7. Stuart Fairney
    Posted October 29, 2008 at 1:52 pm | Permalink

    Is there anything more futile than some transient minister setting a target for 2050? He certainly won't be in office by then and may not even be alive!!

    And if the zero carbon stuff hits wider industry like it's hitting house building, then we may actually achieve more or less 100% cuts in carbon emissions because there really won't be any industry to emit anything.

    • APL
      Posted October 29, 2008 at 6:03 pm | Permalink

      Stuart Fairney: "Is there anything more futile than some transient minister setting a target for 2050?"

      If the Tory party wasn't the captive of Zak Goldsmith, another eco loonie, we might reasonably expect this leglislation to be repealed should the Tory party actually get into government.

      But since it is bought and paid for by Zak, abandon hope of common sense from Cameron on this score!

      • Stuart Fairney
        Posted October 30, 2008 at 9:46 am | Permalink

        Yes, I'm afraid I struggle to take lectures from Zacharias and the other eco-elite like Monbiot and Porrit since I need to make my money from commercial activity and not have it impeded by restrictive, anti-industrial eco-lunacy. Unlike Zacharias, the old man wasn't a billionaire financier and so this is not an indulgence I can permit myself.

  8. Richard lark
    Posted October 29, 2008 at 3:01 pm | Permalink

    I should have referred to the IPCC and not the IPPC.
    Please amend if possible.

  9. Blank Xavier
    Posted October 29, 2008 at 3:54 pm | Permalink

    It's possible a big effect of global warming will be to plunge British weather into deep cold.

    We're warm because of the Gulf Stream. When the planet get hot, the Artic melts and the fresh water pouring into the North Atlantic stops the Gulf Stream from working.

    We then start to look a lot like Canada.

    Interestingly, in Canada, they are in recent years complaining about unprecedently warm winters;

    "In Montreal, the winter was also exceptional. The average temperature in 2002 was the warmest in more than 60 years at -3.3 °C, 5.4 °C above normal. For the first time since records began in 1941, the overnight lows did not reach the -20 °C mark. The number of days with highs above freezing reached 51, an unprecedented number."

    Okay, so warm for them is -20 C overnight. Every night.

    Montreal is four hundred miles SOUTH of London.

    • mike stallard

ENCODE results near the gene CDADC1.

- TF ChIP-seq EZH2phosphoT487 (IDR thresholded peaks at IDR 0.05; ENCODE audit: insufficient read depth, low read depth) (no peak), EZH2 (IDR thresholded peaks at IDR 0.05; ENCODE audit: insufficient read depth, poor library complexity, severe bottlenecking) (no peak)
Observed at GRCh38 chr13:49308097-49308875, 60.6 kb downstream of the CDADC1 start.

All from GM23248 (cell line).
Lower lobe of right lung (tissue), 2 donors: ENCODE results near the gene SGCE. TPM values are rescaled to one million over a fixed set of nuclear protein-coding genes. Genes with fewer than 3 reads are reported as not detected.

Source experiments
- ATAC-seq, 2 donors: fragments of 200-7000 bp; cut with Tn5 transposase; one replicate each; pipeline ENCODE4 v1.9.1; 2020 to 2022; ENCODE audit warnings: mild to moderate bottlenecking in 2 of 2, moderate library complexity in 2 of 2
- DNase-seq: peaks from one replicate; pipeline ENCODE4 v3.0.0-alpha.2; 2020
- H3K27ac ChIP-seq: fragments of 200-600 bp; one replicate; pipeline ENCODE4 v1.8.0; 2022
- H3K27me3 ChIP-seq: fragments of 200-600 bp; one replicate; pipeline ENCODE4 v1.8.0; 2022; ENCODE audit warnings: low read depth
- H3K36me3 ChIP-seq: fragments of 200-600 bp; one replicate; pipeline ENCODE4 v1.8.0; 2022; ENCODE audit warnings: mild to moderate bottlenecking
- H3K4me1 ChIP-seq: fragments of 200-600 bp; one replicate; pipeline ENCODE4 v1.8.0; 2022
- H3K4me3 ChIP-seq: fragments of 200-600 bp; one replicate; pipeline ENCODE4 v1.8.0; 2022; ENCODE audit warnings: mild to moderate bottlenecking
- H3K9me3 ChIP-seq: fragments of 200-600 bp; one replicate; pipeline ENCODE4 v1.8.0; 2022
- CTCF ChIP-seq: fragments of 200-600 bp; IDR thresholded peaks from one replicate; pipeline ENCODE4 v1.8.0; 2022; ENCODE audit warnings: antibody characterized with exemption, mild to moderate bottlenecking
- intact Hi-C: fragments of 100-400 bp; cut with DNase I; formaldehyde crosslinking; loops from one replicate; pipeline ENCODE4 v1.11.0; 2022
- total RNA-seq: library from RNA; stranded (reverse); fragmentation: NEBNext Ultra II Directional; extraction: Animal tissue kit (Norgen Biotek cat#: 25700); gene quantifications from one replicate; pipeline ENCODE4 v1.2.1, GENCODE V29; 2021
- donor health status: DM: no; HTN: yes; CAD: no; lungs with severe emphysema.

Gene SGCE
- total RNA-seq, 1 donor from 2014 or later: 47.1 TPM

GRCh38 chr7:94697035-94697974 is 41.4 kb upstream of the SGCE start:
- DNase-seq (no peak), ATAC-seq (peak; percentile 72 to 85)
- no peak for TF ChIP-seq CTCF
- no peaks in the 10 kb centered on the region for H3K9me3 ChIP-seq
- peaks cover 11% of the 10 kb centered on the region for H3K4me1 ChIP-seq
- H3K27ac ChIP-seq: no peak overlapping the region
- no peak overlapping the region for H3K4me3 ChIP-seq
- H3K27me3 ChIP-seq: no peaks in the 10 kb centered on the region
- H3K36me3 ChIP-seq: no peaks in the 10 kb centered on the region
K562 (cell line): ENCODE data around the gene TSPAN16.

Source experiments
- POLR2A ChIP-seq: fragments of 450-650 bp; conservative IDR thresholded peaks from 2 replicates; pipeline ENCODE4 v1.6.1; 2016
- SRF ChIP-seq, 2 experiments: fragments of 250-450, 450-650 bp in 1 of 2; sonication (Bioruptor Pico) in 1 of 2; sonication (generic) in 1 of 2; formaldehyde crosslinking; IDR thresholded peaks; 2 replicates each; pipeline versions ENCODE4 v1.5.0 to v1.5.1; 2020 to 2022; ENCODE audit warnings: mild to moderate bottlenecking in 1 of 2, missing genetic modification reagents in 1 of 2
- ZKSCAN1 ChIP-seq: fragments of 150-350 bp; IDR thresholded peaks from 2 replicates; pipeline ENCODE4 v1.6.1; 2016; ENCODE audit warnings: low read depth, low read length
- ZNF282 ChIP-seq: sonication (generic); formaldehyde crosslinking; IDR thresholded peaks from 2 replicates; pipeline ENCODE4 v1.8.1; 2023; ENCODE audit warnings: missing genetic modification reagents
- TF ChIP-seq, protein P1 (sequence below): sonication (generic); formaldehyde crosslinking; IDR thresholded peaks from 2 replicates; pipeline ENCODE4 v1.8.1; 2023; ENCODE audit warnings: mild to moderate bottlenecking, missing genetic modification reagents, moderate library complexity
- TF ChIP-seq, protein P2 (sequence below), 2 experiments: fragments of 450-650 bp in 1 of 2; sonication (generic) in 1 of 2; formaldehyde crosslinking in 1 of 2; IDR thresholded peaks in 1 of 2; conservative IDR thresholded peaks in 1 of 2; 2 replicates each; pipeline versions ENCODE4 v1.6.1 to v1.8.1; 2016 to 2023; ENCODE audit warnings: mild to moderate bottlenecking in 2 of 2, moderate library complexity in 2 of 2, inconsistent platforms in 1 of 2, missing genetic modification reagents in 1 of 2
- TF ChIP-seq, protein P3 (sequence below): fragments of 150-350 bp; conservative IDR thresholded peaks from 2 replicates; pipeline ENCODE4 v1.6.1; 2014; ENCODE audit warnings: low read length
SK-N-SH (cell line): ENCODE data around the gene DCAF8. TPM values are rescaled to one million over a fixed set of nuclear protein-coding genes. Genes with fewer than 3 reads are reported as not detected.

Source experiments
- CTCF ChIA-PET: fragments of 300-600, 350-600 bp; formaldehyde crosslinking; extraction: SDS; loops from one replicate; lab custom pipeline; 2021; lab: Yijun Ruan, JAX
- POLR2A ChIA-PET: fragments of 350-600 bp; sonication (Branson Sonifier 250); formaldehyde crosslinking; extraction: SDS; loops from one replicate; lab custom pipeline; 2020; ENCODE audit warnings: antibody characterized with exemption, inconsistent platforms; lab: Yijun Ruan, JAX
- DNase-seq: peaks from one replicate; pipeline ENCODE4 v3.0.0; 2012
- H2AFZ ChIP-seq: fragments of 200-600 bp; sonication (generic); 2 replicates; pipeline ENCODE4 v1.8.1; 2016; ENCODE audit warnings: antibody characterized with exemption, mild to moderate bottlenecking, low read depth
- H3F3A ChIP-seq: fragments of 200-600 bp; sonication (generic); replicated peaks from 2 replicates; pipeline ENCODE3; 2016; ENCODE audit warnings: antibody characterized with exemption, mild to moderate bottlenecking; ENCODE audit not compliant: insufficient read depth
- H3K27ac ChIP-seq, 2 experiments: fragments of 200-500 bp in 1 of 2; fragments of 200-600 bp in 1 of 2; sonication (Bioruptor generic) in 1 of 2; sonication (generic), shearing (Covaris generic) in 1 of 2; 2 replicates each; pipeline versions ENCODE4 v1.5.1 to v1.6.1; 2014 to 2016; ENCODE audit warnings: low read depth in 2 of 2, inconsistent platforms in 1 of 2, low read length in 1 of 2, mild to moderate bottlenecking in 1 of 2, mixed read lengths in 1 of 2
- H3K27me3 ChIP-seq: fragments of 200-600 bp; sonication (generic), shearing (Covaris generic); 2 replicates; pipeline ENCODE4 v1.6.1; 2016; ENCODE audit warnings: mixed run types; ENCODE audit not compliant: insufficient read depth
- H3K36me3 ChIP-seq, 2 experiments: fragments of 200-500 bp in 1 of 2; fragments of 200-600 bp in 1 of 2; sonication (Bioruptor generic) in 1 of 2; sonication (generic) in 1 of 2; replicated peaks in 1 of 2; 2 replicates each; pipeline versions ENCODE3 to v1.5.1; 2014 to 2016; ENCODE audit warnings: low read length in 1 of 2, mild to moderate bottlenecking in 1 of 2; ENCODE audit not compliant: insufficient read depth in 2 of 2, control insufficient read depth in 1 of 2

Posted October 29, 2008 at 9:15 pm | Permalink

      I believe in global warming.
      (pero si mueve).

    • DennisA
      Posted October 30, 2008 at 3:26 am | Permalink

      Sorry, Xavier, this is another creation by the warmist scientists to justify why their models aren't working.

      This is why global warming had to become climate change and why the Tyndal Centre for Social Engineering, (sorry, that should be Climate Change Research), came up with this in 2005: "To endorse policy change people must ‘believe’ that global warming will become a reality some time in the future.
      · Only the experience of positive temperature anomalies will be registered as indication of change if the issue is framed as global warming.
      · Both positive and negative temperature anomalies will be registered in experience as indication of change if the issue is framed as climate change.
      · We propose that in those countries where climate change has become the predominant popular term for the phenomenon, unseasonably cold temperatures, for example, are also interpreted to reflect climate change/global warming."

      There was of course the 2004 film "The Day After Tomorrow" based on the Gulf Stream scenario but even IPCC don't consider it to be a likely event and Hadley say it "may " slow. That would however, be millennia into the future, if at all and yet we have cooling now, as we did from 1960-1987. Strangely, CO2 is still rising, as it was in that earlier period.

      It turns out that the Gulf Stream doesn't really do what we are told it does and the scientific reasoning is clearly explained here: http://www.americanscientist.org/issues/feature/2